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Methodology for quantifiying perceptual effects from noise suppression systems

Methodology for quantifiying perceptual effects from noise suppression systems
Methodology for quantifiying perceptual effects from noise suppression systems
Methodology is proposed for perceptual assessment of both subjective sound quality and speech recognition in such way that results can be compared between these two aspects. Validation is performed with a noise suppression system applied to hearing instruments.
A method termed Interpolated Paired Comparison Rating (IPCR) was developed for time efficient assessment of subjective impression of different aspects of sound quality for a variety of noise conditions. The method is based on paired comparisons between processed and unprocessed stimuli, and the results are expressed as the difference in signal-to-noise ratio (dB) between these that give equal subjective impression. For tests of speech recognition in noise, validated adaptive test methods can be used that give results in terms of speech-to-noise ratio.
The methodology was shown to be sensitive enough to detect significant mean differences between processed and unprocessed speech in noise, both regarding subjective sound quality and speech recognition ability in groups consisting of 30 subjects. An effect on sound quality from the noise suppression equivalent to about 3–4 dB is required to be statistically significant for a single subject. A corresponding effect of 3–6 dB is required for speech recognition (one-sided test). The magnitude of difference that occurred in the present study for sound quality was sufficient to show significant differences for sound quality within individuals, but this was not the case for speech recognition.
paired comparisons, sound quality noise reduction
721-732
Dahlquist, Martin
52b3912d-f44c-4ae0-ade7-57b7612154af
Lutman, Mark E.
add34340-3241-4346-a668-8f51fdea6692
Wood, Sally
1d2da877-aa0a-4feb-ab95-c38956a335a7
Leijon, Arne
1815f273-d32c-4d5f-836a-d025518f6366
Dahlquist, Martin
52b3912d-f44c-4ae0-ade7-57b7612154af
Lutman, Mark E.
add34340-3241-4346-a668-8f51fdea6692
Wood, Sally
1d2da877-aa0a-4feb-ab95-c38956a335a7
Leijon, Arne
1815f273-d32c-4d5f-836a-d025518f6366

Dahlquist, Martin, Lutman, Mark E., Wood, Sally and Leijon, Arne (2005) Methodology for quantifiying perceptual effects from noise suppression systems. International Journal of Audiology, 44 (12), 721-732. (doi:10.1080/14992020500271712).

Record type: Article

Abstract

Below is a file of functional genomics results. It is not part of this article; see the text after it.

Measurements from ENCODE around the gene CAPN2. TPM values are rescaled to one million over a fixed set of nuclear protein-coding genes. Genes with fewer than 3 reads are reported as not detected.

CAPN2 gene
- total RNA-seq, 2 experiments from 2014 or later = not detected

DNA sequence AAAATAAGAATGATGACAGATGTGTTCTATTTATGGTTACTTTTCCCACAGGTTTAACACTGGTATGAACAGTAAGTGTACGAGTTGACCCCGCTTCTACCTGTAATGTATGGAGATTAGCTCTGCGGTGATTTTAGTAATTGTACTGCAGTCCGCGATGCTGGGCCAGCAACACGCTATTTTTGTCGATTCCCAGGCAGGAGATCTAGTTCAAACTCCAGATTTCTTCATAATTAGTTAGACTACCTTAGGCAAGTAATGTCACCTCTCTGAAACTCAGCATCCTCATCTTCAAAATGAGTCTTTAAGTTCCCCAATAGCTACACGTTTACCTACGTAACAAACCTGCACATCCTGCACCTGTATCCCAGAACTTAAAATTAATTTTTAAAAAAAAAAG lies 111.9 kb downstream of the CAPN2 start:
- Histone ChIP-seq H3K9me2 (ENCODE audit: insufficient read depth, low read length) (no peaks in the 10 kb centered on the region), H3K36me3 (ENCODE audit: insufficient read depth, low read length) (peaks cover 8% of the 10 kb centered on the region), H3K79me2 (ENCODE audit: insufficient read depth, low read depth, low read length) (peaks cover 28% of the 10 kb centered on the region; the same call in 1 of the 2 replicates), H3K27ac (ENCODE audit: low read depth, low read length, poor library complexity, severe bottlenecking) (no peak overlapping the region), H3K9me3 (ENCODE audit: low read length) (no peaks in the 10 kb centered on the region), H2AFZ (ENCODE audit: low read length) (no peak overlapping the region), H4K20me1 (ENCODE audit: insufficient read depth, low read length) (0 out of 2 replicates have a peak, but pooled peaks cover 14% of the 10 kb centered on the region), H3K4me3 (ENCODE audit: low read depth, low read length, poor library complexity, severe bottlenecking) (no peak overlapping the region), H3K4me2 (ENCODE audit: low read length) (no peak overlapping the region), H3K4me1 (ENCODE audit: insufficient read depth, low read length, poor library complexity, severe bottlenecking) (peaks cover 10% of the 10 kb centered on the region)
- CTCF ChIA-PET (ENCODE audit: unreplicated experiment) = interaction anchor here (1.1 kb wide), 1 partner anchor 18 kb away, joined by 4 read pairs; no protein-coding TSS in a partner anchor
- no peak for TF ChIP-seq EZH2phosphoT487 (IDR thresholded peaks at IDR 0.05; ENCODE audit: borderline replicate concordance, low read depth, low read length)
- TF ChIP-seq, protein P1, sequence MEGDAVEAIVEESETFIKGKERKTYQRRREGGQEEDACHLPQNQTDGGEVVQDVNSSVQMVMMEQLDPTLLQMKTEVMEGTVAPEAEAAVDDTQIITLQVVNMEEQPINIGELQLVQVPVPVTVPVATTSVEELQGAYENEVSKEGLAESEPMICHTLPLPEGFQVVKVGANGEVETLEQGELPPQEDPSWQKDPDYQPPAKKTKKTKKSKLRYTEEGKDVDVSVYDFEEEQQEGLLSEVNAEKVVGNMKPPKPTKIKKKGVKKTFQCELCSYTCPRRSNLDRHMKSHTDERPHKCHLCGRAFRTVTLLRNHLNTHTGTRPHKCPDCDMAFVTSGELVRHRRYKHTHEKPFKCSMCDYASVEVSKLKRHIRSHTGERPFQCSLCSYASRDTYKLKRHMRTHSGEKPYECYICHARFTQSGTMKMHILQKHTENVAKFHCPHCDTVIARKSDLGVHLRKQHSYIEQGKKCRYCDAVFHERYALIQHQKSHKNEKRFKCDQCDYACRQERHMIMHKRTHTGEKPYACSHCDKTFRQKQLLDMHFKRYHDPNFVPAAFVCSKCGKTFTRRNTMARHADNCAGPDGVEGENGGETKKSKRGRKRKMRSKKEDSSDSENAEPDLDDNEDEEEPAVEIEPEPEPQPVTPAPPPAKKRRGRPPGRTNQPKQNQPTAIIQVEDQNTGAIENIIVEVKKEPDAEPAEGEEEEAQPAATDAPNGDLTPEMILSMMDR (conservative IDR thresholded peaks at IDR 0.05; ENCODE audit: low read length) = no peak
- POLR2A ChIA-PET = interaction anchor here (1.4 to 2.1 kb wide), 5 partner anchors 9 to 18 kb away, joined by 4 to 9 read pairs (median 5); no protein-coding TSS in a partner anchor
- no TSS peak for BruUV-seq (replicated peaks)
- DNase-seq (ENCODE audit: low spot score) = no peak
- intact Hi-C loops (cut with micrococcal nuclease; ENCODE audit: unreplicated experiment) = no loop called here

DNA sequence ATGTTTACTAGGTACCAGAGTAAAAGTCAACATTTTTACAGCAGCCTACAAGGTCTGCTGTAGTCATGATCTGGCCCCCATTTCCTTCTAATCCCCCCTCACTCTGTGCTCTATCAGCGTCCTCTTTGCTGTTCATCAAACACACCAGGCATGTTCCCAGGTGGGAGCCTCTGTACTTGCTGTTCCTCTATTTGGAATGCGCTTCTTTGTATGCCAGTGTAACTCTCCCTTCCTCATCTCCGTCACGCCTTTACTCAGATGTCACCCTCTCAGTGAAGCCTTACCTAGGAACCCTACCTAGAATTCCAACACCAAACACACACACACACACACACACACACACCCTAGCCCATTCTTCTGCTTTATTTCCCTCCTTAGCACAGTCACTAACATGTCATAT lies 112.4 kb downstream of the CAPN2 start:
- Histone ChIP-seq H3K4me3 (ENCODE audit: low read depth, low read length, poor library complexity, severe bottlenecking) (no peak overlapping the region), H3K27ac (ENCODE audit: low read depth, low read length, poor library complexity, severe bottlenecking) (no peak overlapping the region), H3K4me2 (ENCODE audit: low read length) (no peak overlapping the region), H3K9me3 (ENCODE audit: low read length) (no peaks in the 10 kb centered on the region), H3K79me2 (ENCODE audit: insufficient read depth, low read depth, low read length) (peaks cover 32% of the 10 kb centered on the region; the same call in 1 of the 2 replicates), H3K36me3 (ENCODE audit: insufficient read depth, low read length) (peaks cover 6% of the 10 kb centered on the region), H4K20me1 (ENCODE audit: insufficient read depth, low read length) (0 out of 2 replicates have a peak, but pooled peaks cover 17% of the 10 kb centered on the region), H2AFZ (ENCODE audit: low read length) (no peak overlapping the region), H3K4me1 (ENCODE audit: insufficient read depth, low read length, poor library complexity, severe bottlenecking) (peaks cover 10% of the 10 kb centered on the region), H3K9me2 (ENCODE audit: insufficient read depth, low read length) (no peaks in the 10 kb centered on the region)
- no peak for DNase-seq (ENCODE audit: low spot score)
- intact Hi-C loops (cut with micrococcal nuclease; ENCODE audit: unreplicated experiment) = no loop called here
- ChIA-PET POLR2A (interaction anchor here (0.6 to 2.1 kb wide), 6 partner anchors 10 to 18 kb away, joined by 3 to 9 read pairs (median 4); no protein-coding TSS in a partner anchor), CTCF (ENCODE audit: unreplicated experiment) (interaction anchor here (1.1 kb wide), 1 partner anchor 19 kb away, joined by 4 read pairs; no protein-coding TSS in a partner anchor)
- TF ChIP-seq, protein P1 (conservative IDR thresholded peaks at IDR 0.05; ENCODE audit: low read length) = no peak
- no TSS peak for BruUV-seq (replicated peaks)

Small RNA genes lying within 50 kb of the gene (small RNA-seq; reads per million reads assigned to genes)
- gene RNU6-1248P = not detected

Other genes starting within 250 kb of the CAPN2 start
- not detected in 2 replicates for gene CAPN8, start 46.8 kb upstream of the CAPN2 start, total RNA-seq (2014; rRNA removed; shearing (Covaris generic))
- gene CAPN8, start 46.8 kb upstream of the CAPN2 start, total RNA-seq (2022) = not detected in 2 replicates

Methodology is proposed for perceptual assessment of both subjective sound quality and speech recognition in such way that results can be compared between these two aspects. Validation is performed with a noise suppression system applied to hearing instruments.
A method termed Interpolated Paired Comparison Rating (IPCR) was developed for time efficient assessment of subjective impression of different aspects of sound quality for a variety of noise conditions. The method is based on paired comparisons between processed and unprocessed stimuli, and the results are expressed as the difference in signal-to-noise ratio (dB) between these that give equal subjective impression. For tests of speech recognition in noise, validated adaptive test methods can be used that give results in terms of speech-to-noise ratio.
The methodology was shown to be sensitive enough to detect significant mean differences between processed and unprocessed speech in noise, both regarding subjective sound quality and speech recognition ability in groups consisting of 30 subjects. An effect on sound quality from the noise suppression equivalent to about 3–4 dB is required to be statistically significant for a single subject. A corresponding effect of 3–6 dB is required for speech recognition (one-sided test). The magnitude of difference that occurred in the present study for sound quality was sufficient to show significant differences for sound quality within individuals, but this was not the case for speech recognition.

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More information

Published date: 2005
Keywords: paired comparisons, sound quality noise reduction
Organisations: Human Sciences Group

Identifiers

Local EPrints ID: 28483
URI: https://eprints.soton.ac.uk/id/eprint/28483
PURE UUID: 1c77893a-c725-417f-9b81-b006e226d081

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Date deposited: 02 May 2006
Last modified: 17 Jul 2017 16:01

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Contributors

Author: Martin Dahlquist
Author: Mark E. Lutman
Author: Sally Wood
Author: Arne Leijon

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